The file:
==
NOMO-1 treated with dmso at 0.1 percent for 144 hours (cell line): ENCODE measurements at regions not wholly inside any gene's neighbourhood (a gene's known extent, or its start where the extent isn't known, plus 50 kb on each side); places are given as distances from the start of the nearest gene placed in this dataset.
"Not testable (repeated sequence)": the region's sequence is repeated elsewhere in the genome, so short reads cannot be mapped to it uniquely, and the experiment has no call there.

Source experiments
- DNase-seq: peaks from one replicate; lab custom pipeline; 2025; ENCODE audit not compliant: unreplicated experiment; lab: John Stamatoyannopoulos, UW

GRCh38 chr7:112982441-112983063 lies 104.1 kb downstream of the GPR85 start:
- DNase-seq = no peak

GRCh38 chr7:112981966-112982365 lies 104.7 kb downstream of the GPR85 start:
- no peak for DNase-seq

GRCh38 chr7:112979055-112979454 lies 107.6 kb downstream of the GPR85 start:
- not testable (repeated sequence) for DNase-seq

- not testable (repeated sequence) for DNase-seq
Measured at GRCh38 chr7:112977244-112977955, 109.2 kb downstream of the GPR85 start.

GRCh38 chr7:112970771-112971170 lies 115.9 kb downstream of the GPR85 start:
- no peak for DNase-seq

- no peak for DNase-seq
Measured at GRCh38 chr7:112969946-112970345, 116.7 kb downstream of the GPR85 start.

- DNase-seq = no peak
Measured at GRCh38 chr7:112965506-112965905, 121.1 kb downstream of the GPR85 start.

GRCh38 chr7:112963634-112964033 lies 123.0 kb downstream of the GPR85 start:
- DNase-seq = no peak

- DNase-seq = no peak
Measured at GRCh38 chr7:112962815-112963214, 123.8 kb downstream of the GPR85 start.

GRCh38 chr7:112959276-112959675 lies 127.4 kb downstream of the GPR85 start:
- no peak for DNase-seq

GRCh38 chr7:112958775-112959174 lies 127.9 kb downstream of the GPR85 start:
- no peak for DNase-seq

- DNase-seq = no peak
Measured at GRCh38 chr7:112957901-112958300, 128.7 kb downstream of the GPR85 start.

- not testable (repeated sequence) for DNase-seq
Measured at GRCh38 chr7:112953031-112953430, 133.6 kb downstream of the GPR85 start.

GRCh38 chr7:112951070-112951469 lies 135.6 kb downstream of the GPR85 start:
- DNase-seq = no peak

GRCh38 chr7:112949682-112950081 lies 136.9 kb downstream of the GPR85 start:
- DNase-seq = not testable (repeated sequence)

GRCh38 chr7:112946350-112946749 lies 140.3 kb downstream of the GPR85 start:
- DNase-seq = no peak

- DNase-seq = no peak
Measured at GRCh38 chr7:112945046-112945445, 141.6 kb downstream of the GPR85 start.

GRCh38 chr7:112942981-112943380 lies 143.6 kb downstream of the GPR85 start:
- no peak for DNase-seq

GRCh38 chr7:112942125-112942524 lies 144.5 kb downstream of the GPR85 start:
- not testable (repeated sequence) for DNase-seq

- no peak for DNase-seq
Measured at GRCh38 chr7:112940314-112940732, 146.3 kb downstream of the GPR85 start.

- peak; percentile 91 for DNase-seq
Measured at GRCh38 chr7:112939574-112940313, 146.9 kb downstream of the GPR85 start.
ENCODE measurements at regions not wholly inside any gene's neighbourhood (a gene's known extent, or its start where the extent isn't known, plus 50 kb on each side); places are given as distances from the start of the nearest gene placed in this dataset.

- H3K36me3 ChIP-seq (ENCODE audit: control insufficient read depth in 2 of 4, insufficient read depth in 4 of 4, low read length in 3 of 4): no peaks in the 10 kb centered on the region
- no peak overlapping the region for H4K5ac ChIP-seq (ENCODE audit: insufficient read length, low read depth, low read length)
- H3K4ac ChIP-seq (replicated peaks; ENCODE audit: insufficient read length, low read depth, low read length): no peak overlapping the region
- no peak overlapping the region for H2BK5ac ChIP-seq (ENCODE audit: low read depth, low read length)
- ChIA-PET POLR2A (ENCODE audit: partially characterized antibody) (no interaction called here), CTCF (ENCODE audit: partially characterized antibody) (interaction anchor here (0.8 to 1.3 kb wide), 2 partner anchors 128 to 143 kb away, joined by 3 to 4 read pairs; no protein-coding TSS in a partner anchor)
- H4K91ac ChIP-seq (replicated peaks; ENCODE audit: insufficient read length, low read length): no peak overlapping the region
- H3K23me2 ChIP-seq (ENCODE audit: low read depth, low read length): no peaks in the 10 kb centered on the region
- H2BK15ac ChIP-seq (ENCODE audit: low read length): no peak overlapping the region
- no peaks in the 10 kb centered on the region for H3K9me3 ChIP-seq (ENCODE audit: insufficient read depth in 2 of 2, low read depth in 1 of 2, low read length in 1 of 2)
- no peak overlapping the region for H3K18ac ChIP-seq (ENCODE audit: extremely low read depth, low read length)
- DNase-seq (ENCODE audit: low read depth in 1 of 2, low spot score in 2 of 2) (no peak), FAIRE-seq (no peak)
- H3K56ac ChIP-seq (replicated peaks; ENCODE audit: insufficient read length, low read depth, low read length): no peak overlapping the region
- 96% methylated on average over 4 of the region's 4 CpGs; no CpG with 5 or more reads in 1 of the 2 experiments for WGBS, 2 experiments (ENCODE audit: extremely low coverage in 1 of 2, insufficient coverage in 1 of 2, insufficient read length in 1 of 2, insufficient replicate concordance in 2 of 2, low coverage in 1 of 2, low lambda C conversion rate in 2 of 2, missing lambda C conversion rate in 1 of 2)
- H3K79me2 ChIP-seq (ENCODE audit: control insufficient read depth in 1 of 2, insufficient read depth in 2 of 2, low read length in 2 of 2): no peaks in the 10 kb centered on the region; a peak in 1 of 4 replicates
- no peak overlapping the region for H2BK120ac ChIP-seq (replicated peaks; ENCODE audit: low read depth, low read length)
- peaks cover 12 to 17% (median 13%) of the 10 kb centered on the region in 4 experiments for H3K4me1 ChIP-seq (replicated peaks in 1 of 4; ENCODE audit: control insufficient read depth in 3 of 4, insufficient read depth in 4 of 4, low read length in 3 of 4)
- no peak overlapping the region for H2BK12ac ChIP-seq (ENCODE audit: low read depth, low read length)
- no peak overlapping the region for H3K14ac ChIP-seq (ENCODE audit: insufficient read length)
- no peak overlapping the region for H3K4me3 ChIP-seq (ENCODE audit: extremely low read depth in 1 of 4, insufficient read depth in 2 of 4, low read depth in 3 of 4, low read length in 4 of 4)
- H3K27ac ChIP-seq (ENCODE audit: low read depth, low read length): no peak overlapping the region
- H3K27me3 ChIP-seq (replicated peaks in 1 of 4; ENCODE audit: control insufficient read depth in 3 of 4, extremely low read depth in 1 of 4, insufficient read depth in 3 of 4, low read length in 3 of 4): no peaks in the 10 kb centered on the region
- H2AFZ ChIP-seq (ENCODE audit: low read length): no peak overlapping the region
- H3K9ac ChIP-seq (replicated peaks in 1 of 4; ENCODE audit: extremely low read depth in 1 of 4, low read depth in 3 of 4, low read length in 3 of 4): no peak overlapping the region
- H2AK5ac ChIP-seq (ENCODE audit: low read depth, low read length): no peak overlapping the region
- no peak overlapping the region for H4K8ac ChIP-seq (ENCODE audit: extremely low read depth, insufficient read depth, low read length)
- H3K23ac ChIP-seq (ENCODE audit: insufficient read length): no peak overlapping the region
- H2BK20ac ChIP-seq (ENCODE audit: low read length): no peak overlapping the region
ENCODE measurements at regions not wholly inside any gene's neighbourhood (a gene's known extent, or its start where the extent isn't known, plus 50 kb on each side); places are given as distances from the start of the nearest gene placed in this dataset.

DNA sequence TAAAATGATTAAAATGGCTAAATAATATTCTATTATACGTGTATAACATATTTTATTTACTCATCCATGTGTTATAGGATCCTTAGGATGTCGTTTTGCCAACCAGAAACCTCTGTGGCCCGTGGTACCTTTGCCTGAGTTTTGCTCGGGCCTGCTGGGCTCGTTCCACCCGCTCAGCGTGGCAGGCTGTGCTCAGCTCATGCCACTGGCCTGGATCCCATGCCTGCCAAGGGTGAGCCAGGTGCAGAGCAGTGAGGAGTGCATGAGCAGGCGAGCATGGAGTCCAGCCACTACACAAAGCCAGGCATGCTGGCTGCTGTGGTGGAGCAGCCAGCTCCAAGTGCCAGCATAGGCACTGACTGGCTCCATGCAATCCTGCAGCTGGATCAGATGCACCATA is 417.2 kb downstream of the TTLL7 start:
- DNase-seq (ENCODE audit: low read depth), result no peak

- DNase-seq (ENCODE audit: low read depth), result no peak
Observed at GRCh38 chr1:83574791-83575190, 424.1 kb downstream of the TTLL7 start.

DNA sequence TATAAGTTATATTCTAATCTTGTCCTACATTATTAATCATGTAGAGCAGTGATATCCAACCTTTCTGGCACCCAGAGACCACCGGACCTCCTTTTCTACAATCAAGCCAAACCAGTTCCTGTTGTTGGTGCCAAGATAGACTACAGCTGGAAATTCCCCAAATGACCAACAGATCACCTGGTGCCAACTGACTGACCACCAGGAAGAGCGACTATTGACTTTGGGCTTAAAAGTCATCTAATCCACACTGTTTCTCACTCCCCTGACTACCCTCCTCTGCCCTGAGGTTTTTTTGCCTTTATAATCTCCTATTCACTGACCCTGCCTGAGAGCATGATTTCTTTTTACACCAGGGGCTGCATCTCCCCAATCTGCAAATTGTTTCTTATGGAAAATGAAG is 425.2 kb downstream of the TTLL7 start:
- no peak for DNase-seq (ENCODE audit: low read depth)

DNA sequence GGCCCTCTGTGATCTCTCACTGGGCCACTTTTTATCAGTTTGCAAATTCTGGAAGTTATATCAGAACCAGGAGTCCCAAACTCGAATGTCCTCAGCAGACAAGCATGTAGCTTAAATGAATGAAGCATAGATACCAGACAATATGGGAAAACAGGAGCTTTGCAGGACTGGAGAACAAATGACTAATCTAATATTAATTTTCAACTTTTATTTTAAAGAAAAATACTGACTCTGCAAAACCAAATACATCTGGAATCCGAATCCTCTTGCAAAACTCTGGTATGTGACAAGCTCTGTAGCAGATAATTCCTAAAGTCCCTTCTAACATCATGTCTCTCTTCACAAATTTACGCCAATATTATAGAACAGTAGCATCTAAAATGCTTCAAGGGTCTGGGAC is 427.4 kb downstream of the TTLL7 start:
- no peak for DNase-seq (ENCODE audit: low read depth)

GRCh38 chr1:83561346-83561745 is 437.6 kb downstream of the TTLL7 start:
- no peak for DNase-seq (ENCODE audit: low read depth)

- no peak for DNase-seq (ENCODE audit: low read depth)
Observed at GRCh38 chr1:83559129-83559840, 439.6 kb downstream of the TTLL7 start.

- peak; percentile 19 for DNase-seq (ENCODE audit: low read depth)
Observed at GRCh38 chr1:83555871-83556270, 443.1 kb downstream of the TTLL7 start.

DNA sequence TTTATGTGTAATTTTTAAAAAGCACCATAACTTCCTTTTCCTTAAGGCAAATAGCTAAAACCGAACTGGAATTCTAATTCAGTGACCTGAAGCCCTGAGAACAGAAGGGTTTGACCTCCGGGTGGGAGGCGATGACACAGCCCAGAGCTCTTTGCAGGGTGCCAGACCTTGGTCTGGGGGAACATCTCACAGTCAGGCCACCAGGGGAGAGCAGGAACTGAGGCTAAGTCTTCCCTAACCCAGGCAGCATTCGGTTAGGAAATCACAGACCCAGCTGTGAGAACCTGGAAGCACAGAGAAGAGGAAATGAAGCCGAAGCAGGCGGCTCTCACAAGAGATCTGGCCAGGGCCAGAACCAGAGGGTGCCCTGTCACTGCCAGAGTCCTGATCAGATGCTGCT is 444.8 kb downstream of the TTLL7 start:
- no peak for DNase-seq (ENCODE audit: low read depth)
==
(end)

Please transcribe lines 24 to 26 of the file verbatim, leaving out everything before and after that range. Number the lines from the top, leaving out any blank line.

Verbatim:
- no peak for DNase-seq

GRCh38 chr7:112958775-112959174 lies 127.9 kb downstream of the GPR85 start:
- no peak for DNase-seq